You Load Sixteen Tons and What Do You Get? – Coal Records in the National Register

Today’s post is by John LeGloahec, Archivist in the Electronic Records Division at the National Archives in College Park, MD.

poster of coal miner
“Mine America’s Coal” (National Archives Identifier 515013)

Tomorrow, Friday March 16, the exhibit “Power & Light: Russel Lee’s Coal Survey” opens at the National Archives Building in Washington DC.  It features “photographs of coal communities by American documentary photographer Russell Lee. These images tell the story of laborers who helped build the nation, of a moment when the government took stock of their health and safety, and of a photographer who recognized their humanity.”  Within the records of the National Register of Historic Places, there are more than six thousand properties that contain “coal” in the title, including the Peerless Coal Company Store in Vivian, West Virginia, “a community built on a level area off highway 52. The building was designed in 1921 by A.B. Mahood, a Bluefield architect who was responsible for many of southern West Virginia’s most notable buildings. The store’s distinctive characteristics are its size, modern design, irregular plan, stone foundation, and simple decoration. Although the building has been vacant for several years except for storage, it has deteriorated little and it retains the characteristics that clearly define its role as a coal company store and office building.”

“Before the coal industry boomed in southern West Virginia at the end of the nineteenth century, the area consisted of scattered, self-sufficient farms and communities. Because of the absence of railroads and good roads, the southern counties had little interaction with the rest of the nation. After the Civil War, however, the nation’s Industrial market expanded and outsiders began to turn their attention to West Virginia’s vast coal reserve to meet growing demands.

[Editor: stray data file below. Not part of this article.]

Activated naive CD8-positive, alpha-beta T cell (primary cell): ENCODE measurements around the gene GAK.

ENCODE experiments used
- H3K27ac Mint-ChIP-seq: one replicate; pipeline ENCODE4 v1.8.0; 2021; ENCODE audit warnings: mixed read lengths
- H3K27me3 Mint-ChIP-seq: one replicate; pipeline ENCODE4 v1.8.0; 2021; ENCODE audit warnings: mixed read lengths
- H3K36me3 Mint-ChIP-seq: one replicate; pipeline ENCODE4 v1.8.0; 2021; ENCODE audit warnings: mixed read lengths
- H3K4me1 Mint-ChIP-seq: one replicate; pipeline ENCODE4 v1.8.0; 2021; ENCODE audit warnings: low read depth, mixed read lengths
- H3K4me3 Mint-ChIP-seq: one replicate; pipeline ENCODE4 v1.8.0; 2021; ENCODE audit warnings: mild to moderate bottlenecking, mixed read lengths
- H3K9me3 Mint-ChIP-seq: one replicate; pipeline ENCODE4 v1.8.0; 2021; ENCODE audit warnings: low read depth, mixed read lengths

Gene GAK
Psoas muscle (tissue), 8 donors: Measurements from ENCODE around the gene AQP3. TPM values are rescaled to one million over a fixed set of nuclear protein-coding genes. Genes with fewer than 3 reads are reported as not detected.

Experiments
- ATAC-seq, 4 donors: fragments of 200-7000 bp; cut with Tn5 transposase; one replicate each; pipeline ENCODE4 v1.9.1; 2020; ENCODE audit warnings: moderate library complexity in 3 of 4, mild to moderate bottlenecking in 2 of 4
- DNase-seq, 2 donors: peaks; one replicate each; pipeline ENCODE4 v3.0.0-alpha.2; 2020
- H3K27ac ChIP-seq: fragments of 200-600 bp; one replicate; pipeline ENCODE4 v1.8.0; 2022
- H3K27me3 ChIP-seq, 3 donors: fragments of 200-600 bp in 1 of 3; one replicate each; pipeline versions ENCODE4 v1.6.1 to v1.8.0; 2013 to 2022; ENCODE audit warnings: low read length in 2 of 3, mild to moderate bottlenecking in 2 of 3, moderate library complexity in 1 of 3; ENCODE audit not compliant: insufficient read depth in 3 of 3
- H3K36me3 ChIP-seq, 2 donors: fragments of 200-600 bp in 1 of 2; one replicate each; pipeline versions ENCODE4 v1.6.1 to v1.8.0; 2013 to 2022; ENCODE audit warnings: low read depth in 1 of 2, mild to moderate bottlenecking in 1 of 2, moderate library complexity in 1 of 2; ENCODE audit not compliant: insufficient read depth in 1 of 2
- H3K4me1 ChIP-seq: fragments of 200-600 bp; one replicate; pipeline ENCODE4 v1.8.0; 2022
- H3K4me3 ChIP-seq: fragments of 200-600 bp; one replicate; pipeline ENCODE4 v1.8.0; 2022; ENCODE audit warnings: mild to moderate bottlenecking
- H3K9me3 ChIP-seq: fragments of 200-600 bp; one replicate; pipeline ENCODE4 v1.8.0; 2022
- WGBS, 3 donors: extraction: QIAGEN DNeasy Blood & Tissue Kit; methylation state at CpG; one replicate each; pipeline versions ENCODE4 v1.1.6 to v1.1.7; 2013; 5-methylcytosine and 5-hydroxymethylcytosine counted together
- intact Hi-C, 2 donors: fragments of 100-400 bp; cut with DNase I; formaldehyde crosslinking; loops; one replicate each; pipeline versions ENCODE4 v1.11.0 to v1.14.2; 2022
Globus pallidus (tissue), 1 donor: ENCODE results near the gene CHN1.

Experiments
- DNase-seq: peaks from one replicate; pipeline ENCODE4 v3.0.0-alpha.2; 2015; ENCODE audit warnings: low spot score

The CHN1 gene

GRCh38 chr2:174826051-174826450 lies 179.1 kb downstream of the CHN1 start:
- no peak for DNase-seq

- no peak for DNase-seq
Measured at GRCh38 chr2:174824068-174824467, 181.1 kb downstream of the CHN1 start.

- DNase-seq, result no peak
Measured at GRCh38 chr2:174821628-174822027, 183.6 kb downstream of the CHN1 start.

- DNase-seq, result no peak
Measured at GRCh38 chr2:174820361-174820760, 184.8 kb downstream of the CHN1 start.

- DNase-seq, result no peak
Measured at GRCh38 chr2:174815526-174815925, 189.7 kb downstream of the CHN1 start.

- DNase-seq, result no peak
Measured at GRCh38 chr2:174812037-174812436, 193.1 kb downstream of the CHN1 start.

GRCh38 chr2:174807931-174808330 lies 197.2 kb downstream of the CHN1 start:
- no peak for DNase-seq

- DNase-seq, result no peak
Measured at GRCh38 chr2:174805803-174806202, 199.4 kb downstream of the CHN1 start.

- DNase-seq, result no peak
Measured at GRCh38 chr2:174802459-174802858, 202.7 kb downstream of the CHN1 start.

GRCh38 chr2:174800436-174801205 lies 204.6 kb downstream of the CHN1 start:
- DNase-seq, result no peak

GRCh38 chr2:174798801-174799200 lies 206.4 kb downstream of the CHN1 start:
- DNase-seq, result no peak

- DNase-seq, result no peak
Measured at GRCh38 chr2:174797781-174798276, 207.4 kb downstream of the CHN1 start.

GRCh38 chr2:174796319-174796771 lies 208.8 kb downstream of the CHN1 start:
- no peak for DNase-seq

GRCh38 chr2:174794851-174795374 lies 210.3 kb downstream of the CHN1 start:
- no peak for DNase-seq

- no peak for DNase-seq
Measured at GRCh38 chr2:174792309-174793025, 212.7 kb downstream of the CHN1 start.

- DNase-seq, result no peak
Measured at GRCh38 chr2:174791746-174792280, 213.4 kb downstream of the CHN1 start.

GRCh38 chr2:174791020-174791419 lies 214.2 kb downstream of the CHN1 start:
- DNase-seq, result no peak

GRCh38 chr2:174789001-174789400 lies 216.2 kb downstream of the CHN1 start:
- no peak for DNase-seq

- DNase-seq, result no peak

“The major railroads extended their lines into southern West Virginia allowing the area to be developed. Without a sufficient labor force, however, coal mining could not be productive. Companies recruited thousands of workers first from the older coalfields in Pennsylvania, and then from Eastern Europe and the American South. To accommodate these new arrivals, coal companies built self-sufficient communities to house and provide for their workers. The construction of company towns was absolutely necessary in southern West Virginia. Unlike the northern coalfields of Pennsylvania, where mining operations began in regions that were already settled, southern mines opened in sparsely settled areas with few organized communities. The company town was the most logical solution because it provided efficient and inexpensive housing for a large labor force.

“Central to each of these communities was the company store. The store was usually the town’s most prominent building and was typically placed in an easily accessible location. The building often housed not only a store but also the company’s business office, a post office, and sometimes, a doctor’s office. Because of its location and multiple functions, the store provided each community with a center for social gathering . . . Company stores were typically the center of commercial and social activity in the busy mining community and the Vivian store was no exception. Miners and their families typically visited the store daily to shop and to handle business matters. Because of its various functions and its location near the mine and residential areas, the company store was the center of commercial, business, and social activity in the Industrial community.”

coal tipple, cars, company store, WV
Loading tipple, coal cars and store. Kingston Pocahontas Coal Company, Warwick Mine, Welch, McDowell County, West Virginia (National Archives Identifier 540776)